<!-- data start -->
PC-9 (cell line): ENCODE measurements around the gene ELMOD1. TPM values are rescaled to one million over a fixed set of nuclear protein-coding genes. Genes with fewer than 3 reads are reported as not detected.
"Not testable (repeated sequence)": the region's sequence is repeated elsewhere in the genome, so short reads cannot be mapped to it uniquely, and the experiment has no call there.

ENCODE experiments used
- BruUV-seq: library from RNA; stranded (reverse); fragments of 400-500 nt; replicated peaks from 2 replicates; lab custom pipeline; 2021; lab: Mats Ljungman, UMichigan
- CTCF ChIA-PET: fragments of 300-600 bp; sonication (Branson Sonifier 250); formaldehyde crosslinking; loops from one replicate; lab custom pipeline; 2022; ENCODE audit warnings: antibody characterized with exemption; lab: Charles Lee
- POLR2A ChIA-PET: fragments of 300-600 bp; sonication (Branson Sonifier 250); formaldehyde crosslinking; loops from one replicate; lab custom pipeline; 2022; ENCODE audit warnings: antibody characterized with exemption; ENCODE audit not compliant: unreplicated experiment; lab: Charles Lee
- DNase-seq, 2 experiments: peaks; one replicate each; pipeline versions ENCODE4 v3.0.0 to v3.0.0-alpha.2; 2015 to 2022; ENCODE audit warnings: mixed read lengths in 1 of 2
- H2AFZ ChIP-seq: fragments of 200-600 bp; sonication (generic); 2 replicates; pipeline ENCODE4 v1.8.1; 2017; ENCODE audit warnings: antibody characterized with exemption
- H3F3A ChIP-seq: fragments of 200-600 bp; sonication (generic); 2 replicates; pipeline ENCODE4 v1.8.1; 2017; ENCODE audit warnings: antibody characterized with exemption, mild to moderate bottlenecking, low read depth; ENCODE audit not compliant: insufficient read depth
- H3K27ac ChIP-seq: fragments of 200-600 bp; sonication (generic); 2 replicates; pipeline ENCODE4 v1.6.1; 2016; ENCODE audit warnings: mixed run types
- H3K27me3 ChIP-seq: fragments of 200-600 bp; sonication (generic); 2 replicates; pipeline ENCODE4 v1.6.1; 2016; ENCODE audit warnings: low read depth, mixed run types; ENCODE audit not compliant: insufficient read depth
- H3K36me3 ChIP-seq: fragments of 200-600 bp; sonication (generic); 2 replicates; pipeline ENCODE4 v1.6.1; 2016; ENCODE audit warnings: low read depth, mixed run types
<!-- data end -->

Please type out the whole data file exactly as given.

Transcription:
PC-9 (cell line): ENCODE measurements around the gene ELMOD1. TPM values are rescaled to one million over a fixed set of nuclear protein-coding genes. Genes with fewer than 3 reads are reported as not detected.
"Not testable (repeated sequence)": the region's sequence is repeated elsewhere in the genome, so short reads cannot be mapped to it uniquely, and the experiment has no call there.

ENCODE experiments used
- BruUV-seq: library from RNA; stranded (reverse); fragments of 400-500 nt; replicated peaks from 2 replicates; lab custom pipeline; 2021; lab: Mats Ljungman, UMichigan
- CTCF ChIA-PET: fragments of 300-600 bp; sonication (Branson Sonifier 250); formaldehyde crosslinking; loops from one replicate; lab custom pipeline; 2022; ENCODE audit warnings: antibody characterized with exemption; lab: Charles Lee
- POLR2A ChIA-PET: fragments of 300-600 bp; sonication (Branson Sonifier 250); formaldehyde crosslinking; loops from one replicate; lab custom pipeline; 2022; ENCODE audit warnings: antibody characterized with exemption; ENCODE audit not compliant: unreplicated experiment; lab: Charles Lee
- DNase-seq, 2 experiments: peaks; one replicate each; pipeline versions ENCODE4 v3.0.0 to v3.0.0-alpha.2; 2015 to 2022; ENCODE audit warnings: mixed read lengths in 1 of 2
- H2AFZ ChIP-seq: fragments of 200-600 bp; sonication (generic); 2 replicates; pipeline ENCODE4 v1.8.1; 2017; ENCODE audit warnings: antibody characterized with exemption
- H3F3A ChIP-seq: fragments of 200-600 bp; sonication (generic); 2 replicates; pipeline ENCODE4 v1.8.1; 2017; ENCODE audit warnings: antibody characterized with exemption, mild to moderate bottlenecking, low read depth; ENCODE audit not compliant: insufficient read depth
- H3K27ac ChIP-seq: fragments of 200-600 bp; sonication (generic); 2 replicates; pipeline ENCODE4 v1.6.1; 2016; ENCODE audit warnings: mixed run types
- H3K27me3 ChIP-seq: fragments of 200-600 bp; sonication (generic); 2 replicates; pipeline ENCODE4 v1.6.1; 2016; ENCODE audit warnings: low read depth, mixed run types; ENCODE audit not compliant: insufficient read depth
- H3K36me3 ChIP-seq: fragments of 200-600 bp; sonication (generic); 2 replicates; pipeline ENCODE4 v1.6.1; 2016; ENCODE audit warnings: low read depth, mixed run types